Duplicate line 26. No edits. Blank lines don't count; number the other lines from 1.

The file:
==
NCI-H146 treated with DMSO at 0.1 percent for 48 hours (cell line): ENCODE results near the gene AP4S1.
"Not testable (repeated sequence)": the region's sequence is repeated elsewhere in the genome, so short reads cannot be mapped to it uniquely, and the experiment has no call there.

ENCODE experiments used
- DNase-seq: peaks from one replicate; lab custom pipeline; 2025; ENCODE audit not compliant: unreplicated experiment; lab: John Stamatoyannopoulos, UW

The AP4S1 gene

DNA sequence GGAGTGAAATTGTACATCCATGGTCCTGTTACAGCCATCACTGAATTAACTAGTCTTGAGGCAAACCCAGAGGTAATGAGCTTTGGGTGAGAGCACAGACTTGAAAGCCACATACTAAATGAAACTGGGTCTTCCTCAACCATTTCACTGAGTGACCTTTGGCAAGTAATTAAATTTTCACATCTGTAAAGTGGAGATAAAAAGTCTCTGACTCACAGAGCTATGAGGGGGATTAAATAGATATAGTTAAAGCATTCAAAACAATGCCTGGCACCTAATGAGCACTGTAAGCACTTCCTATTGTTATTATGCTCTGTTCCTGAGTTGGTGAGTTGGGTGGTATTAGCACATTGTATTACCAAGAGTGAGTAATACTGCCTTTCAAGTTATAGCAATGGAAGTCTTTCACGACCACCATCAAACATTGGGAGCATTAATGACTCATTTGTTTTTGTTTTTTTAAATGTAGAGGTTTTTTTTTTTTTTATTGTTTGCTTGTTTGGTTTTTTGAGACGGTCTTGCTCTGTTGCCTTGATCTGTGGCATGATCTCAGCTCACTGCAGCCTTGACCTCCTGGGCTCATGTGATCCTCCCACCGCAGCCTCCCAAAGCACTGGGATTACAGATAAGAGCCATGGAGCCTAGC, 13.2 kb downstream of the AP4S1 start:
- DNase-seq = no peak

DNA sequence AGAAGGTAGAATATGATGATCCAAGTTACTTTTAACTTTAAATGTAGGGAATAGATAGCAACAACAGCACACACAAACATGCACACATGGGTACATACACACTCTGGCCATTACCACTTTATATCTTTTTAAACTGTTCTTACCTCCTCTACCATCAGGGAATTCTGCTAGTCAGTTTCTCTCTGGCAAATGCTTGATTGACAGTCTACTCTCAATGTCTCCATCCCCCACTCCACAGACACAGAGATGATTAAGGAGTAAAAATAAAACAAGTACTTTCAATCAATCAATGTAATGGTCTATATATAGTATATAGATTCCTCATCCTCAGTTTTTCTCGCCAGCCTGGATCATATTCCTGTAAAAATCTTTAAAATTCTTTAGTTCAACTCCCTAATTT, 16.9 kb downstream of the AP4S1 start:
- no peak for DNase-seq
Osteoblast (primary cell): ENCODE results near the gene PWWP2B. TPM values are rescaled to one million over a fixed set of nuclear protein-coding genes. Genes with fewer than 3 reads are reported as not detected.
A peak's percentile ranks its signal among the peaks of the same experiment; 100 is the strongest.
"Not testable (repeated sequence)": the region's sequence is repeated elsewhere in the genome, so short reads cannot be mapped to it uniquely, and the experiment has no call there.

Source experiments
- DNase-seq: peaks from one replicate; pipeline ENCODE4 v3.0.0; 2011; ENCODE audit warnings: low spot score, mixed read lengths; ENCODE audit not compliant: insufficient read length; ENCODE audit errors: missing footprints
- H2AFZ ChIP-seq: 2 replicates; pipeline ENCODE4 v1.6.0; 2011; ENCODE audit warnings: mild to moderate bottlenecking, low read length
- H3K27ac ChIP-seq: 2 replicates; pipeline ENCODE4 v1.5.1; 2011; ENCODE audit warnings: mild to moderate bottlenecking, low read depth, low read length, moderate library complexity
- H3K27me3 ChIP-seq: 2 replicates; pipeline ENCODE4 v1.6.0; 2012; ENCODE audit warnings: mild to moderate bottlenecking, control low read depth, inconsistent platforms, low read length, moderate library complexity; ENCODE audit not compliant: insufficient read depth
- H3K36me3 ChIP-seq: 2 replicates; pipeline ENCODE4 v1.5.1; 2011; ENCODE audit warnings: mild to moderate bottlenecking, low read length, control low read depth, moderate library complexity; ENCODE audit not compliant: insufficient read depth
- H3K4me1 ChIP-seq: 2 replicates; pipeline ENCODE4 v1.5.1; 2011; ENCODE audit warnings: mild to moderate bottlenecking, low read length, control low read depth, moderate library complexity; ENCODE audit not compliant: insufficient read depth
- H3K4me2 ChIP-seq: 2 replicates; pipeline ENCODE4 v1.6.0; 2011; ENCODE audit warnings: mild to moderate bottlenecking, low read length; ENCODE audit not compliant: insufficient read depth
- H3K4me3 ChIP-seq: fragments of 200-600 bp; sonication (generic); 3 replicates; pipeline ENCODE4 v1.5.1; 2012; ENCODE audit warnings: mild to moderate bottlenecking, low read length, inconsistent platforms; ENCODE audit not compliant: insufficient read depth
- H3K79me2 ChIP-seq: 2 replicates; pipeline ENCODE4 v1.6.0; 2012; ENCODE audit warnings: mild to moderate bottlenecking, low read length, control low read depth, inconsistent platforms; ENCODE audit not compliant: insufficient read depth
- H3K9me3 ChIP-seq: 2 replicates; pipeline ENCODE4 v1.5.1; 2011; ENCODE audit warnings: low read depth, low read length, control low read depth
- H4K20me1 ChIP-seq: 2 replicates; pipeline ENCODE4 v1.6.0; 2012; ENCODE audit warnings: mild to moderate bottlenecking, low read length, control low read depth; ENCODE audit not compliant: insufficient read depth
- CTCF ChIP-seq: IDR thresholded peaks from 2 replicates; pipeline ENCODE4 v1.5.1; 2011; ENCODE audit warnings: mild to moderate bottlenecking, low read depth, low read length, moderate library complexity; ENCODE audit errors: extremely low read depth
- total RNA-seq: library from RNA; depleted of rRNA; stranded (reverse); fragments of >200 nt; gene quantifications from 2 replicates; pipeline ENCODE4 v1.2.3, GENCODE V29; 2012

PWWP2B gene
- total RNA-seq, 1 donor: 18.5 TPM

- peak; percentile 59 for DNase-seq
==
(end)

- total RNA-seq: library from RNA; depleted of rRNA; stranded (reverse); fragments of >200 nt; gene quantifications from 2 replicates; pipeline ENCODE4 v1.2.3, GENCODE V29; 2012